Sep 27, 2010 rated it really liked it
Shelves: non-fiction
If you are wanting to read a good stress reliever, this is the book for you. Chieko Okazaki really encourages us to remember that we are all different and that if we are doing our best, that is all we can do, and that with the Savior, it is enough! Just what I needed. Some of my favorite parts of the book talked about how our differences bring strength to our relationships and the world and how we can and should use them for good and not judge others for being different and "relishing" each seas ...more
Oct 31, 2013 rated it really liked it
This book was published about twenty years ago, but is as timely as if it had been written yesterday. The author, Chieko Okazaki, writes of her own experiences as a Hawaiian American of Japanese ancestory during World War II. She and her husband fought poverty and discrimination and became leaders in their community and in the Church of Jesus Christ of Latter-day Saints. Okazaki shares her amazing life story, emphasizing the theme that the Gospel of Jesus of Christ is for everyone in every situa ...more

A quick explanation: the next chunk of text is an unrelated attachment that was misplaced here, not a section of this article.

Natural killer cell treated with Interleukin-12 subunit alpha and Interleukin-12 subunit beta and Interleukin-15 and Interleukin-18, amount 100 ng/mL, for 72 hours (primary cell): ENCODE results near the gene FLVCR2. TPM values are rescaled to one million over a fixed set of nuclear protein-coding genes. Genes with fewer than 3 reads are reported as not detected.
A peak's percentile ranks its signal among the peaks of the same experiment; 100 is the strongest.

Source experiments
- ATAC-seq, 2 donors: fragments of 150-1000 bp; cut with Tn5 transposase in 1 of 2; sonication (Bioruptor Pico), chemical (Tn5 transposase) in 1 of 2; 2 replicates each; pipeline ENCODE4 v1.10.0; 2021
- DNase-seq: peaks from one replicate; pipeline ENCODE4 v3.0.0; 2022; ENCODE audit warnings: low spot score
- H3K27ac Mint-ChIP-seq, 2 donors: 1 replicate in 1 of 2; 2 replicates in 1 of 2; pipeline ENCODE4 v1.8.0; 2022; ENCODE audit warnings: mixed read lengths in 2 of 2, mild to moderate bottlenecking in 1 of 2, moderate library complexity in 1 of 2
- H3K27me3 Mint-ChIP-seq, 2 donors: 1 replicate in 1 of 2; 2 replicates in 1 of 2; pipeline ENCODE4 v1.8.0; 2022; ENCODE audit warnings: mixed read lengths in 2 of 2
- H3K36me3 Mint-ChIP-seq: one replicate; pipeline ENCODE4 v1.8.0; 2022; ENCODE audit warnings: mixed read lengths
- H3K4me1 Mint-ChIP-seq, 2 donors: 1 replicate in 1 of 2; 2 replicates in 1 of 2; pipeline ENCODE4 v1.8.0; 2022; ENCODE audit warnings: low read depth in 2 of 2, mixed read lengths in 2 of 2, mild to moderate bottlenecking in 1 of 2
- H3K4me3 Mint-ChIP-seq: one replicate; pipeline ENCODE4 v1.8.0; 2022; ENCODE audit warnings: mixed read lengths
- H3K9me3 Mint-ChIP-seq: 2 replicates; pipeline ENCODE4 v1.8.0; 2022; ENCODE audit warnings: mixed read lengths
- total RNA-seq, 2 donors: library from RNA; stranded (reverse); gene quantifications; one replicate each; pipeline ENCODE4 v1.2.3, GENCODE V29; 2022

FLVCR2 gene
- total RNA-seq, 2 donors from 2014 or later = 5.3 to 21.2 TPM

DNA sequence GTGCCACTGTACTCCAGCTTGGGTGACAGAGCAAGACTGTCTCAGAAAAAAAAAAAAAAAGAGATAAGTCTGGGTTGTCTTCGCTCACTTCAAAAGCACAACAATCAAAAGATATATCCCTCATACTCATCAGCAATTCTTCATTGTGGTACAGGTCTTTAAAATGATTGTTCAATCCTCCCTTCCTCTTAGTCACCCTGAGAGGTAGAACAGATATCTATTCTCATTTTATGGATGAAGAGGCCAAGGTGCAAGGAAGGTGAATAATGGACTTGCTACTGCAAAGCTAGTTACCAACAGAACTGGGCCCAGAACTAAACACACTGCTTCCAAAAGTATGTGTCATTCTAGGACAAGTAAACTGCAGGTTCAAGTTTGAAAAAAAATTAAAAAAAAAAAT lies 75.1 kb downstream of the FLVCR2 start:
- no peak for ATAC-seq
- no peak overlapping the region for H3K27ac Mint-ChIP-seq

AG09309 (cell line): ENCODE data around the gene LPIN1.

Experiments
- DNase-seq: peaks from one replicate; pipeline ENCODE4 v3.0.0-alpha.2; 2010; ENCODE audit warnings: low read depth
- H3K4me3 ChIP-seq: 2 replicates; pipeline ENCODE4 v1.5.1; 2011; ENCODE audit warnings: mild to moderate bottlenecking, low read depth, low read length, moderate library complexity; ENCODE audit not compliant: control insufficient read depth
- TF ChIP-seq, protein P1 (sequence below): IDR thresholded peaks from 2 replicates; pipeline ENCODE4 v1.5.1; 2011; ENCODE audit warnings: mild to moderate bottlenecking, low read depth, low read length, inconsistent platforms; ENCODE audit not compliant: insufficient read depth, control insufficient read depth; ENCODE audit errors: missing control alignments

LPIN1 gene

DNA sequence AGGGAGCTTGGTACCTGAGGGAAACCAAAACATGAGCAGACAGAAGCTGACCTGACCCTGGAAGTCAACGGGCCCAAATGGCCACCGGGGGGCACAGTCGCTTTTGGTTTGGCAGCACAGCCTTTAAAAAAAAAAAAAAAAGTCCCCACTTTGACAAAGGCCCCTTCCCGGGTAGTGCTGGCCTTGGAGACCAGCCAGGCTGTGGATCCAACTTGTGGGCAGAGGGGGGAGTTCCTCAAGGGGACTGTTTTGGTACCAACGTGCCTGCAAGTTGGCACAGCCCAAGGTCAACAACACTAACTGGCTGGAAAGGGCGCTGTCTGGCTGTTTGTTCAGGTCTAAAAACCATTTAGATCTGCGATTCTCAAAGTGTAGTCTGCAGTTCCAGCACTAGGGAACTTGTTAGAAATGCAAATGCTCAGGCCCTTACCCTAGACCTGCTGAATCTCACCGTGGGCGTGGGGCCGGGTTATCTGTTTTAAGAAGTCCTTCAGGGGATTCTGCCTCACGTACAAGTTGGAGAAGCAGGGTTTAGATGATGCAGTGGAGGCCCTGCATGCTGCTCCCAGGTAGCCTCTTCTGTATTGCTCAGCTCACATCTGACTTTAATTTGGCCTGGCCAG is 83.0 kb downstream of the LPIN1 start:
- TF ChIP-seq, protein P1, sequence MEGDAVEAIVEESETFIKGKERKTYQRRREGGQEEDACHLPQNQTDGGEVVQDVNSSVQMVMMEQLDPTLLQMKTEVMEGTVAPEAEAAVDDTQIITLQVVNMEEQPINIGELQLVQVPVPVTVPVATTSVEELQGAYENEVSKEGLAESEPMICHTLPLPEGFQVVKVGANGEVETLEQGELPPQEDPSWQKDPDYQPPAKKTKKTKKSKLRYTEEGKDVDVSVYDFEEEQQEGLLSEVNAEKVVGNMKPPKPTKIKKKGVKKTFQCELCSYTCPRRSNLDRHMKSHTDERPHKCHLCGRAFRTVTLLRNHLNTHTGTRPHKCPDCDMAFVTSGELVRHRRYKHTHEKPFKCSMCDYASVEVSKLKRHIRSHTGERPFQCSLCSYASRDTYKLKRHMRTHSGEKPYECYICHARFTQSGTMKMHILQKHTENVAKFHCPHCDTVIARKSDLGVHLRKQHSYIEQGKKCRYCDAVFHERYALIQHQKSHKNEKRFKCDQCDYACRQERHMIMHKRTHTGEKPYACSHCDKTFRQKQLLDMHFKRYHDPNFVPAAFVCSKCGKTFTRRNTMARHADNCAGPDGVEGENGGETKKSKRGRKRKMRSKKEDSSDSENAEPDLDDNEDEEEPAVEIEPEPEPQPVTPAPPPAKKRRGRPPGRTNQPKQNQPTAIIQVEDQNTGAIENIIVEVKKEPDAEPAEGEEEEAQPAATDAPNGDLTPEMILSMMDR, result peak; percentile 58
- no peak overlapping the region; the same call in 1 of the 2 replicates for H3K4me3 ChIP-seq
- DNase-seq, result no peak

Mar 05, 2016 rated it really liked it
Shelves: religious-lds
I loved how inclusive Okazaki is, especially to working moms. I read this book sometimes in place of my evening scripture study, because sometimes I get stuck in a rut of not actually thinking about scriptures that I read--but reading others' commentary on scriptures helps me think about them more productively. Okazaki focused on how we can share our light and help others while accepting them and ourselves.

The book was mostly inspiring for me. A few of the stories were a little overly sappy or s
Aug 14, 2011 rated it it was amazing